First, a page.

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News General

Just as the county's landfill was set to reach capacity, the Macon County Solid Waste Department secured the necessary permits to begin constructing the new landfill project, which will extend the life of the facility by 40 years.

In October 2014, Macon County commissioners gave the solid waste department the go ahead to move forward with purchasing two parcels of land – totaling 22.9 acres -- for $1.5 million.

"We have received approvals and permits from all of the required regulatory agencies to permit construction of Phase III, Cell 1 of the new landfill," said Chris Stahl, director of solid waste. "This cell lies entirely within our already permitted landfill boundary. We are now in the process of pre-qualifying general contractors to bid on construction of the cell. We hope to select a firm and make a recommendation to the Board of Commissioners for their approval at the January meeting."


In a unanimous vote last week, the Franklin Board of Aldermen voted to begin the process of rejoining the National Flood Insurance Program.

Joining the program will allow property owners located within the city limits and in flood hazard zones to receive subsidized flood insurance. Participating in the program also makes it possible for the town of Franklin to receive assistance from FEMA (Federal Emergency Management Assistance) in the event of a disaster.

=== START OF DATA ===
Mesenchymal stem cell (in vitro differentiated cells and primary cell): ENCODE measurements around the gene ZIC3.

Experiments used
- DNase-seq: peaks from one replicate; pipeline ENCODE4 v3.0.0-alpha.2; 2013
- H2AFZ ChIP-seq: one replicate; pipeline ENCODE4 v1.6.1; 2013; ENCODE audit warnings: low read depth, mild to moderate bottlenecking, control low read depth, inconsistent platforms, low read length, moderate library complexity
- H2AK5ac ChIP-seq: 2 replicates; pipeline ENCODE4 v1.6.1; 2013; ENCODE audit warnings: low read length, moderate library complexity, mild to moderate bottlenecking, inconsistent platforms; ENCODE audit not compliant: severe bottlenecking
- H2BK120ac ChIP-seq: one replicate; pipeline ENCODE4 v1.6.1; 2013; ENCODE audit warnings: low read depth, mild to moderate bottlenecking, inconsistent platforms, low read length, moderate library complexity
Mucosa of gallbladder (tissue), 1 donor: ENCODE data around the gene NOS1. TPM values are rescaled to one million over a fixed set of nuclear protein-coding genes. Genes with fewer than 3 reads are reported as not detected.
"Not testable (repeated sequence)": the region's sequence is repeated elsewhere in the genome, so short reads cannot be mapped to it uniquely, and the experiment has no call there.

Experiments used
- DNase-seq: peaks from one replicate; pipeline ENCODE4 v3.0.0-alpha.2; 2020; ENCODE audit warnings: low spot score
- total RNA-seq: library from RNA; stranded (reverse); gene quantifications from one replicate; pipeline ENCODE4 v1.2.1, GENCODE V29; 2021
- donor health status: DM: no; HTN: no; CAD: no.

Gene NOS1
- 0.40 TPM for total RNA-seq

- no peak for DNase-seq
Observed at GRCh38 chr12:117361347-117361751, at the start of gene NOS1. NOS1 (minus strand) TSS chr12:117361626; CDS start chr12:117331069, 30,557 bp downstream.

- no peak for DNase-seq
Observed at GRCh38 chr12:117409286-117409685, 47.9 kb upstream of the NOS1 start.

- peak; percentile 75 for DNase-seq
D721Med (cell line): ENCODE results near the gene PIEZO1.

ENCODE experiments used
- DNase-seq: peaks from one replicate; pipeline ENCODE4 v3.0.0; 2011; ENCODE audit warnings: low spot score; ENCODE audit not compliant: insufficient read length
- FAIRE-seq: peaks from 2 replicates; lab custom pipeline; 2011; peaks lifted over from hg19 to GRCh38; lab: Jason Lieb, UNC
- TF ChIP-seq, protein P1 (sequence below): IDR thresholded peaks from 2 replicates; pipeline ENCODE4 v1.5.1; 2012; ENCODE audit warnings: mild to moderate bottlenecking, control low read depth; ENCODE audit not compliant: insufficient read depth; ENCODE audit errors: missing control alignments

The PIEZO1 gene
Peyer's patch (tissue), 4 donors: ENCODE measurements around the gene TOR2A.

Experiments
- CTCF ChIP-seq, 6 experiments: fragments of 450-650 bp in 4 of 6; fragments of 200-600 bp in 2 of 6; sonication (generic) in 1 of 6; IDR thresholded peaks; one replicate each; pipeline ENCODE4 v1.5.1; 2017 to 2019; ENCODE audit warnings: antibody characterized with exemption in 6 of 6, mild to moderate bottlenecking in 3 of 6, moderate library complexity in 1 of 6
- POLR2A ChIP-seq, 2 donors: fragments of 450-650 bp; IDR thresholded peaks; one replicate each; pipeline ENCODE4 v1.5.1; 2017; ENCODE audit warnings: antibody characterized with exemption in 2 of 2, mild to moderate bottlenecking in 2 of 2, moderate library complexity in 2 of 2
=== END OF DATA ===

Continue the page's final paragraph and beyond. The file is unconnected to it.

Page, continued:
The board's vote doesn't automatically put Franklin into the program; it is just the first step of several to come in the following months.


In the early morning hours last Friday, Franklin Police Department responded to a call involving a missing woman in town who had wandered away from home. According to Franklin Police Chief David Adams, the call came in shortly after midnight and involved an elderly woman who had been lost from home before. His officers, with the assistance of the county's Project Lifesaver program, were able to locate the missing woman shortly after being notified of her disappearance. She was located just 50 yards away from her home.

According to Adams, it was the first time he can recall Project Lifesaver being used, but touted the program's help in safely and swiftly returning the woman to her home.

Project Lifesaver is a search and rescue, rapid recovery program that targets persons enrolled in the program that have the tendency to wander due to Alzheimer’s, Autism, Dementia, Down-Syndrome and other age macular degeneration (ARMD) related conditions or disorders.


The Second Annual "Read Local" Book Fair at Macon County Public Library was celebrated Saturday, Nov. 7, with people listening to readings, having lively conversations and meandering among colorful exhibits. Thirty-one authors and designers covered a wide range of topics. Many people walked out with purchases, and kids hugged new books tightly to their chests.

Library staffer Kristina Moe said they had researched fairs and travelled to Rowan County to learn more before they started this event last year.

“We realized that while a large audience might not come for one author, for several authors more people might come. This has brought in people who wouldn’t normally come in to the library. This is your library. If you live here, visit here, we try to have something for everyone.”


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